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Clyde In The Cumbernauld News – 5 June 2002

In the last three weeks Clyde supporters have bought eight retro Clyde strips and over 100 Bully Wee fans now subscribe to a weekly bulletin from the Club’s recently re-launched official web site. Last Friday Clyde confirmed that 272 people have so far bought season tickets. These figures represent real progress for Clyde and indicate a club, with freshly enthused supporters, which is once again on the move.

Perhaps you’re part of the majority reading this column. You’re not a Clyde fan – you support another and bigger football club and you find it difficult not to smirk at such paltry statistics. Your own club sells replica shirts by the thousand, has a 12,000 waiting list for season tickets and produces 180,000 merchandising catalogues for world-wide distribution every year. It’s another world from Clyde – but is it better? – and is it still a football club?

You’re beginning to suspect that your club sees football and the club itself merely as commodities which must be sold as often and as lucratively as possible. You’re growing concerned that a proud heritage has been reduced to what your club spokesman now regularly refers to as a brand name with ‘international recognition factor’ potential.

The feeling has grown within you that your club increasingly treats you, as one of its paying customers, as a mere backdrop; a provider of atmosphere for a bigger but much less committed audience of TV supporters. Your club is now just a business and one which clearly prefers passive spectators to committed and pro-active supporters. You’re a shareholder but in truth you have absolutely no say in how your club is run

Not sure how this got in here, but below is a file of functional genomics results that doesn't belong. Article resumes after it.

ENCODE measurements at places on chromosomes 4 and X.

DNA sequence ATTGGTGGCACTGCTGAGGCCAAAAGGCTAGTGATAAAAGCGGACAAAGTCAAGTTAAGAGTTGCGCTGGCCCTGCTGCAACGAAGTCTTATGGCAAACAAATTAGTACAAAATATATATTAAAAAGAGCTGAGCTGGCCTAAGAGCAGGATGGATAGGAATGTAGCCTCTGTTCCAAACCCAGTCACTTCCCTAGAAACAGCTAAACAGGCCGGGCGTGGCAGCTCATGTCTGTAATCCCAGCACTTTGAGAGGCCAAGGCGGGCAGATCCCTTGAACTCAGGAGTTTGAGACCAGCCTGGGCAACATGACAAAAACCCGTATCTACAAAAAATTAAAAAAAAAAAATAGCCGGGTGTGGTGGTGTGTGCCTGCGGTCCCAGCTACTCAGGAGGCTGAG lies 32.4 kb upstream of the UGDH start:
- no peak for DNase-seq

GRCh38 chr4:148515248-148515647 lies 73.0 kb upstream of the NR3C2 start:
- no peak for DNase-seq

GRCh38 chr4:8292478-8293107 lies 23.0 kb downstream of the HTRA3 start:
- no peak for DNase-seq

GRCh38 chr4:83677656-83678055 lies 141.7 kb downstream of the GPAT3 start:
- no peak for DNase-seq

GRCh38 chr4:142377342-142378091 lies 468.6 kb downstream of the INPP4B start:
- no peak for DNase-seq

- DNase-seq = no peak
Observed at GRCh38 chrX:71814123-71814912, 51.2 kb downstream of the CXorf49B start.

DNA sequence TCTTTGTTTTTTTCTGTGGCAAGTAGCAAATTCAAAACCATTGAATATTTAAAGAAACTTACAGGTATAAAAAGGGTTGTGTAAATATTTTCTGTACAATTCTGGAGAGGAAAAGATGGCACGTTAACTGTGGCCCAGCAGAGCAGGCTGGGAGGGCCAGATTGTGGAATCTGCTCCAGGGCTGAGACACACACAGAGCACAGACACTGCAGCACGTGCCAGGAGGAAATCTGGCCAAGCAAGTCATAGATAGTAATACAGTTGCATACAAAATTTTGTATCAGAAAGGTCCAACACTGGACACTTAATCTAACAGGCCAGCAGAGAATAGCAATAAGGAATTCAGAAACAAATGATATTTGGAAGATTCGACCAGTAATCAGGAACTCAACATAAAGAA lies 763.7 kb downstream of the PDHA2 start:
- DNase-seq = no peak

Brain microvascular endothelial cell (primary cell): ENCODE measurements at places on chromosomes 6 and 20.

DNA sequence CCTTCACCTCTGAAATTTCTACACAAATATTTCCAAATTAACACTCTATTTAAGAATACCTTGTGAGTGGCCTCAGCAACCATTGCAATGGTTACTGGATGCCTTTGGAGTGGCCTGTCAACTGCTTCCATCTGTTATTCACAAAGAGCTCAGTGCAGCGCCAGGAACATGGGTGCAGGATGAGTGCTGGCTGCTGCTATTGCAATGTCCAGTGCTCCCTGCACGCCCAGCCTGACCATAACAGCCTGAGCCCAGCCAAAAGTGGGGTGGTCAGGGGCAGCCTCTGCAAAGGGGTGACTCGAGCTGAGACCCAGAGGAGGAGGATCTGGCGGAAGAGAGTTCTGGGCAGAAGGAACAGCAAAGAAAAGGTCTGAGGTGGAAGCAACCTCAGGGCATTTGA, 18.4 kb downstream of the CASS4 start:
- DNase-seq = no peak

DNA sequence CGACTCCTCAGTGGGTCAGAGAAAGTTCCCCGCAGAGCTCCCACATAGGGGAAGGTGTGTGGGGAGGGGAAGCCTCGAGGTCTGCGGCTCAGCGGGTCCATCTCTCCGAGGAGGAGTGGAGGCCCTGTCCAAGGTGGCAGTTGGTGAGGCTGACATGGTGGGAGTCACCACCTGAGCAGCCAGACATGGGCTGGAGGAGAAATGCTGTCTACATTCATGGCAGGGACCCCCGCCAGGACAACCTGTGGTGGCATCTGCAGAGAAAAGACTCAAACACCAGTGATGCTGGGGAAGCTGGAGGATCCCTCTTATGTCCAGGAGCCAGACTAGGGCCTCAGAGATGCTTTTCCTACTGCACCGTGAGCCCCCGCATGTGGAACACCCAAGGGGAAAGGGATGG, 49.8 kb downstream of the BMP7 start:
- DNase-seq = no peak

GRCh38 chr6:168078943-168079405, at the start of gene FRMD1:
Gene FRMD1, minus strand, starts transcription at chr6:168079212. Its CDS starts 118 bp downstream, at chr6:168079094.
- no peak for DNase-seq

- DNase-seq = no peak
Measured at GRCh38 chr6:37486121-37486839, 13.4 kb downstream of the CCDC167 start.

The players in your team don’t know anything about the club’s history – and they don’t want to. For two years they kiss the club badge then they kiss good-bye. They earn your annual salary once a fortnight and their main aim in football is not to win medals and glory but to earn your annual salary once a week.

Clyde are in a different world. They are owned and run by people who are all Clyde supporters. These custodians of the Clyde traditions devote every spare hour available to them, without recompense, working on behalf of Clyde – because they love the game for the game’s sake.

They have willingly extended the share ownership of Clyde in recent years, not to raise cash, but to increase the numbers who can contribute to the Club’s development. Through Clyde’s Target 2K project Bully Wee fans are more than tolerated, they are now an integral part of the Club’s development.

Football is a sport. Clyde haven’t lost touch with that basic – and for that reason alone they are worthy of greater support. Happily the indications suggest that’s a conclusion reached by a growing number of people.